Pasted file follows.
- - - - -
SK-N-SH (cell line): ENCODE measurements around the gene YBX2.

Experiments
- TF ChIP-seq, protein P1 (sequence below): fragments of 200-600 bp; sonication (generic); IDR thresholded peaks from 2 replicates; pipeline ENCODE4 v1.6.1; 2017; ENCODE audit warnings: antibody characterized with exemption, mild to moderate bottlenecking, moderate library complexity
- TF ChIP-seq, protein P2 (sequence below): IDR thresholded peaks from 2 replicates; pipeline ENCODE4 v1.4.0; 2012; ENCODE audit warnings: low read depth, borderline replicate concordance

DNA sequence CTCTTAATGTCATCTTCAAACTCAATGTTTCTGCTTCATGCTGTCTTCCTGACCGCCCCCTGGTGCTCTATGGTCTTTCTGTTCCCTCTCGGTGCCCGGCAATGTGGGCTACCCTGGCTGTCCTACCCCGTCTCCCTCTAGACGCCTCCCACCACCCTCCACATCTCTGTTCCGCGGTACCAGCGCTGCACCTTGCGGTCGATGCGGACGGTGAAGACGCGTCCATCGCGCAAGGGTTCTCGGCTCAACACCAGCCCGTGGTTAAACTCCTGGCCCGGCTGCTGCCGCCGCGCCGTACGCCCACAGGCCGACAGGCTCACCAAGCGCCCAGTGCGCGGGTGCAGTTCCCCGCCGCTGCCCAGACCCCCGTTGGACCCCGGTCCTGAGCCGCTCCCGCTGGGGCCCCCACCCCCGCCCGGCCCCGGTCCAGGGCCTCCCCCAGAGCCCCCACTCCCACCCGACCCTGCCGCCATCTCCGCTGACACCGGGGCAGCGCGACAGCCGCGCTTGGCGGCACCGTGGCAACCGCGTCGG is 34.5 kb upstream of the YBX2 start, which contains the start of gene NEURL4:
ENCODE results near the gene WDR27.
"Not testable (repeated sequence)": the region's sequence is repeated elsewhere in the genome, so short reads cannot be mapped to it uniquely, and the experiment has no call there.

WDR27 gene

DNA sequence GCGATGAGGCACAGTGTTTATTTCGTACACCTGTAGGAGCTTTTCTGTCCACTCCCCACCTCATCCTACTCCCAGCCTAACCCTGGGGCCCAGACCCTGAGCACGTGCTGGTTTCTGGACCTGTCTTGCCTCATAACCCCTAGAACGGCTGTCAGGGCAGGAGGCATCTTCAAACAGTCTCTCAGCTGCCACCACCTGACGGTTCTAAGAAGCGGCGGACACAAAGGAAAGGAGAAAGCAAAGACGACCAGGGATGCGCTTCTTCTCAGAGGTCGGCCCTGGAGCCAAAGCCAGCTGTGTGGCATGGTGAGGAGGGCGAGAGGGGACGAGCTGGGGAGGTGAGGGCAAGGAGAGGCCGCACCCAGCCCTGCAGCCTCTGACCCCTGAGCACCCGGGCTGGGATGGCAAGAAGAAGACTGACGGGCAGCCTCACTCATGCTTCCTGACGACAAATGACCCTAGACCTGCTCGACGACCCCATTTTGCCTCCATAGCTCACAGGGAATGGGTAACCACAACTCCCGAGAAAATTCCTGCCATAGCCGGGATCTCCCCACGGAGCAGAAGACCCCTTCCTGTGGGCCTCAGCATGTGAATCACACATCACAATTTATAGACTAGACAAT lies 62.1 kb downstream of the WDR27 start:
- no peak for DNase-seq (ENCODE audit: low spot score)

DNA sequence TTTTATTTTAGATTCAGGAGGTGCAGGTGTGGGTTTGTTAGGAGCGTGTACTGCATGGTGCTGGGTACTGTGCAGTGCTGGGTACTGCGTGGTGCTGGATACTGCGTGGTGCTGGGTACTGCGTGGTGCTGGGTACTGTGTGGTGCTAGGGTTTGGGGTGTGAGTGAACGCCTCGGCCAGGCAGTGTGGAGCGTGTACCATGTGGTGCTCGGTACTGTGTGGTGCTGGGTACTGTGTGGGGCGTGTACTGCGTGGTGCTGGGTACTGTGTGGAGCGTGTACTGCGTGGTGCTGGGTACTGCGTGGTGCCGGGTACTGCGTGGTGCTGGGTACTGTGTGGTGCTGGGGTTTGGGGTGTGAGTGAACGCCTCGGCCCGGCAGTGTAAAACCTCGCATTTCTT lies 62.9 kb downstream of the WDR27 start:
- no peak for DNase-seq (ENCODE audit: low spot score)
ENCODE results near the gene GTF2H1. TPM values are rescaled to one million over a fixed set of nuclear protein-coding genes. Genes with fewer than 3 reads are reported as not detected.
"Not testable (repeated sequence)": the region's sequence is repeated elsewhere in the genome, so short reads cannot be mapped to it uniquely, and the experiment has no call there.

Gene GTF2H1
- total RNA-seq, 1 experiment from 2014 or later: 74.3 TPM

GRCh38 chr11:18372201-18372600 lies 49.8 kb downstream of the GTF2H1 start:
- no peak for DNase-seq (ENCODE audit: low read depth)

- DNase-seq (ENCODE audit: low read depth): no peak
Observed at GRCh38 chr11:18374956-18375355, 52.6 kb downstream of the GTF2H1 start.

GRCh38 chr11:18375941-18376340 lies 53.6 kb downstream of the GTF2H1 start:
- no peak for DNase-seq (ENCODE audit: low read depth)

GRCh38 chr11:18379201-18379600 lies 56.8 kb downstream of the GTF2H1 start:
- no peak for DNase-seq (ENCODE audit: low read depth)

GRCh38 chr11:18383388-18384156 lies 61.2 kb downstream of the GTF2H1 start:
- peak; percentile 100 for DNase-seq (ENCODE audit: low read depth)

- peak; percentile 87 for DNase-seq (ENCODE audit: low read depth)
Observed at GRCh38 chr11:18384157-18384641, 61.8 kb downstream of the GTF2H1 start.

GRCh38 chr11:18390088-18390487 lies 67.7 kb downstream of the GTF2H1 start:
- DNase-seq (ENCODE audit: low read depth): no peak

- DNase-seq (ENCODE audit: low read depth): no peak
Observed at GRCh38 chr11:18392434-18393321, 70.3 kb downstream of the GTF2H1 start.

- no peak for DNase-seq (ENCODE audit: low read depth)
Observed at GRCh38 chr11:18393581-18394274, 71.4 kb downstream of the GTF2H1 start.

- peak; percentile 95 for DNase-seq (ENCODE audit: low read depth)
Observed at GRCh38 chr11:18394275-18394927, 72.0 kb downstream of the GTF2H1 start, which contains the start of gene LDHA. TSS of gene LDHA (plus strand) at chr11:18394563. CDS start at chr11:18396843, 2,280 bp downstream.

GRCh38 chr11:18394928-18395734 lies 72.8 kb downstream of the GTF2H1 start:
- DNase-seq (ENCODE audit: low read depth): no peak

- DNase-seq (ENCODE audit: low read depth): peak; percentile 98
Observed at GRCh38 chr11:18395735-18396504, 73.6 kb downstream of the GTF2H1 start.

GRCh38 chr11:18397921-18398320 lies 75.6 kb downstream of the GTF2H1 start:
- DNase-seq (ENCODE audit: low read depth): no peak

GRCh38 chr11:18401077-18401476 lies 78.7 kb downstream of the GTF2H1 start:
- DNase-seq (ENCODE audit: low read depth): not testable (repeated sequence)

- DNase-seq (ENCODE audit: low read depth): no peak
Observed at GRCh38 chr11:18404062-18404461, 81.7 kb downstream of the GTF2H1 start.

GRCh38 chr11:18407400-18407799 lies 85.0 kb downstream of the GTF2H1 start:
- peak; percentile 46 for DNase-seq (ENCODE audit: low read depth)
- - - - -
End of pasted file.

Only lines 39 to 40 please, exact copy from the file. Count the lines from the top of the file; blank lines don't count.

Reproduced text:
- DNase-seq (ENCODE audit: low read depth): peak; percentile 98
Observed at GRCh38 chr11:18395735-18396504, 73.6 kb downstream of the GTF2H1 start.